You may have recently moved home and inherited a balcony garden and wonder where to start. Or you may already have one and would appreciate some thoughts on making the most of it. Either way, this guide will offer tips on choice of pots, possible layouts and plant care.
Considering your choice of pots
While you might be able to heft heavy-duty pots around a patio, it’s a bit more effort to locate them on a balcony – one or more floors off the ground! It’s also important not to overweight your balcony, which has the potential to cause expensive damage to it. So, lightweight pots and containers are the wisest option. However, having checked that your balcony can bear heavy-duty pots, then these are often preferable in windy locations. Some keys to effective pot selection…
- Glazed pots are less likely to dry out than terracotta options
- Consider fewer and larger containers, or a mix of sizes grouped, to provide a better overall impression, compared to dozens of small pots. Remember, these can often topple in the lightest of breezes, damaging your precious plants – and are much more fiddly to water and maintain on a regular basis. Groups, together, help protect each other from the elements
Ensuring effective draining whichever pots you choose
It’s essential that pots feature draining holes as these ensure better-growing conditions. Without them, water can gather, unseen, around the roots, causing damage while the surface dries, encouraging you to add more water. For decorative purposes, you might use an outer pot without holes and a plastic growing pot inside. Make sure there is space for the water to drain and do check and empty on a regular basis. Another option is ‘feet’ or small bricks under the pot – do make sure they offer sturdy support – thus elevating them to help drainage. Avoid placing pots with drainage holes directly on to your balcony’s surface. Water will seep out, can discolour and damage the surface, or make it slippy – not a great idea when you’re operating well above ground level!
Watering to encourage healthy growth
In our Australian climate, with its extremes, sun and heat can be an obvious problem, so watering – and the retention of moisture in the soil – can be difficult. Non-porous pots, glazed and plastic, do help with this. Your choice of growing medium (see below) can also help. Two other helpful tips…
- Consider self-watering pots for foliage plants and ferns – especially if you are going to be absent, even for short periods of time. Or if, sometimes in your busy life, you might forget to water regularly!
- Cover the surface of your growing medium with small pebbles, which can also add to the appearance of an organic mulch. Both of these can help slow water evaporation
Choosing an effective growing medium
Selecting a top-quality potting mix is essential for container gardening. Check that any choice meets the Australian Standard, and also that your selection is appropriate for the specific plants themselves. Different conditions are needed when growing vegetables compared to cacti or more specialists plants such as orchids or azaleas. It’s always worth discussing such needs with your local garden centre experts! Other options, especially for long-term rather than simply seasonal and often-changed plants, include a thoroughly aged manure, or compost (usually as a one-tenth or so addition to your chosen potting mix).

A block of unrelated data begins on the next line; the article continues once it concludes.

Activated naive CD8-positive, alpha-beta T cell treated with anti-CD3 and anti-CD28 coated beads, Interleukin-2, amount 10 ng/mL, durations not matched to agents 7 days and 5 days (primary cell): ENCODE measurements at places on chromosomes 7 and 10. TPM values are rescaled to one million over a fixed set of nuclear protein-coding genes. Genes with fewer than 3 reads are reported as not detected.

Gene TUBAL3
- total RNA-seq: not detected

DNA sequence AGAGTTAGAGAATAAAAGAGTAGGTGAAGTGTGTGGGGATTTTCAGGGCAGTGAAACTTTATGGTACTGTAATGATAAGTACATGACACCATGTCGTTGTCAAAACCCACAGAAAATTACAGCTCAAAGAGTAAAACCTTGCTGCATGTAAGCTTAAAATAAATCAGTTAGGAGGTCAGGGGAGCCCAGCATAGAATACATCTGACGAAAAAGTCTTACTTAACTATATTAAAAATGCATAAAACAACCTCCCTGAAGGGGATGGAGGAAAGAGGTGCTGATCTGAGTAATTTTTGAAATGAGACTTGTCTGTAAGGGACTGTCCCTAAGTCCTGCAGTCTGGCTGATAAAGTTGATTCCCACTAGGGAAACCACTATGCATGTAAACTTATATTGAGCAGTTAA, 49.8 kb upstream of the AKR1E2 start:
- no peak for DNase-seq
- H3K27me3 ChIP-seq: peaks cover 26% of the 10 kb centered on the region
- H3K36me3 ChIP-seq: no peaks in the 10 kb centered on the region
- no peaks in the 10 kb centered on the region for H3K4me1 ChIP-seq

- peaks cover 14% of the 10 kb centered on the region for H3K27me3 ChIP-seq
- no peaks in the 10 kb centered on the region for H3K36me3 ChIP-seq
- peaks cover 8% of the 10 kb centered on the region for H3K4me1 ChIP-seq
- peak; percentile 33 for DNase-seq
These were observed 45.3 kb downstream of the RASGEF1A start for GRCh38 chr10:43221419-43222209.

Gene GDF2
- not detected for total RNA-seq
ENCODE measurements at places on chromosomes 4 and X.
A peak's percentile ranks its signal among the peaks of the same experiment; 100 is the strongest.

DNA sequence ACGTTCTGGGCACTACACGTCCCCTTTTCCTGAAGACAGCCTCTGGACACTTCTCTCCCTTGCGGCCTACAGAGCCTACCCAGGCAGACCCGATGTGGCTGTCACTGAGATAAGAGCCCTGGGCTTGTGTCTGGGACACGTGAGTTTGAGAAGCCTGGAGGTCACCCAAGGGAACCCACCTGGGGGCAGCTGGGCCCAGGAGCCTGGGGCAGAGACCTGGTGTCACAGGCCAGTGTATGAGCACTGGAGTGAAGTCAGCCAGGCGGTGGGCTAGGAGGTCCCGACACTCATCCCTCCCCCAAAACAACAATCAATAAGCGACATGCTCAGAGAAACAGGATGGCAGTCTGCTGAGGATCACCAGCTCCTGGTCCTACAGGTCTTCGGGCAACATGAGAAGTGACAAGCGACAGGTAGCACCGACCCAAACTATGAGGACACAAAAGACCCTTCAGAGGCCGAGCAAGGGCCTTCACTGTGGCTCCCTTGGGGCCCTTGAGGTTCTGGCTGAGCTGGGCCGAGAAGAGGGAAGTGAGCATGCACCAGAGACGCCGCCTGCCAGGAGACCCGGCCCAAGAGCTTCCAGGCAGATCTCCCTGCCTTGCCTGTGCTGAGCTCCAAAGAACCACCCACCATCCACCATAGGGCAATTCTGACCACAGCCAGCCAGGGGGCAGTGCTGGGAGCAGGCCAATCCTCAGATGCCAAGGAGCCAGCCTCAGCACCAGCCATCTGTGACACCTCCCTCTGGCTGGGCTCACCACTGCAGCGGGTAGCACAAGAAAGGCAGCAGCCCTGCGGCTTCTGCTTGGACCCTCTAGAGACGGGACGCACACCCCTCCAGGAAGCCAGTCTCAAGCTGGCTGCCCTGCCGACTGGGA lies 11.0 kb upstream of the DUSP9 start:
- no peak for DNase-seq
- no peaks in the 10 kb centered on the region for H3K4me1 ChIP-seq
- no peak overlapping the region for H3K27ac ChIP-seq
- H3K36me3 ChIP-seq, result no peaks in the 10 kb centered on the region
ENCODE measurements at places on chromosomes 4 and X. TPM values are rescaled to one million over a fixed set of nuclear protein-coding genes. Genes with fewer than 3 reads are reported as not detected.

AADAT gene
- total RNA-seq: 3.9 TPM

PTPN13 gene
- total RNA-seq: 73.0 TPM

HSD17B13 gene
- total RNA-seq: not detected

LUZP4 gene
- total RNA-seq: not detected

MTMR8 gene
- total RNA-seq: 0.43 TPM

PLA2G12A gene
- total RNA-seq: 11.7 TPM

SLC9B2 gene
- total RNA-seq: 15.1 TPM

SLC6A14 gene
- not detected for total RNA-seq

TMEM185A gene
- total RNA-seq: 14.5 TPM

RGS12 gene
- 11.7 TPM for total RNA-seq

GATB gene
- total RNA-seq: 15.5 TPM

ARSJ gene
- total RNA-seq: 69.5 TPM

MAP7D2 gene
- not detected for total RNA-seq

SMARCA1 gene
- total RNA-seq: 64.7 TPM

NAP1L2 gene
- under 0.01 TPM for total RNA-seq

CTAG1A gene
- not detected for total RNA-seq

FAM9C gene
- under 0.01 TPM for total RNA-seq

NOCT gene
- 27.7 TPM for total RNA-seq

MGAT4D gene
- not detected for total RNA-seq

Delivering a stunning balcony show
Perhaps not as dramatic a scene as Shakespeare might have created in Romeo and Juliet, but you may want to put on a good show from your balcony. Like an artist, who gains perspective by standing back from their canvas, don’t forget to consider both viewing aspects, from inside your home and also the outside scene neighbours and passers-by can enjoy. Here are some thoughts…
- Like an artist, consider a colour palette for your planting – either on a permanent or seasonal basis
- As well as the standing surface, think how you might use the walls and railings to good effect. Secure trellises can add stability and control and manage climber growth
- Hanging baskets, with trailing plants, planter boxes, or troughs, all safely attached to your balcony railings, can add depth
The last pair of options do mean that extra care might be needed to protect from both wind and soil dry-out; as well as keeping them stable and secure. Remember that people may be passing close-by underneath your balcony, or at lower levels in your building!
To retain a vibrant show, you might also need to dead-head on a regular basis, prune back as necessary, and simply remove those plants that are past their best.
Making use of a professional
Whether you’re new to gardening or a seasoned expert, balconies have different requirements than your average garden. It can be useful to get a balcony garden expert to help.
One question we’re often asked
‘How does balcony gardening differ from ground planting?’
Your balcony plants will need more regular attention as they are exposed to hot wind and sun combinations. Two final thoughts: regular watering, and feeding when in active growth, is vital – and remember that pests don’t just operate at ground level!
Enjoy your balcony garden!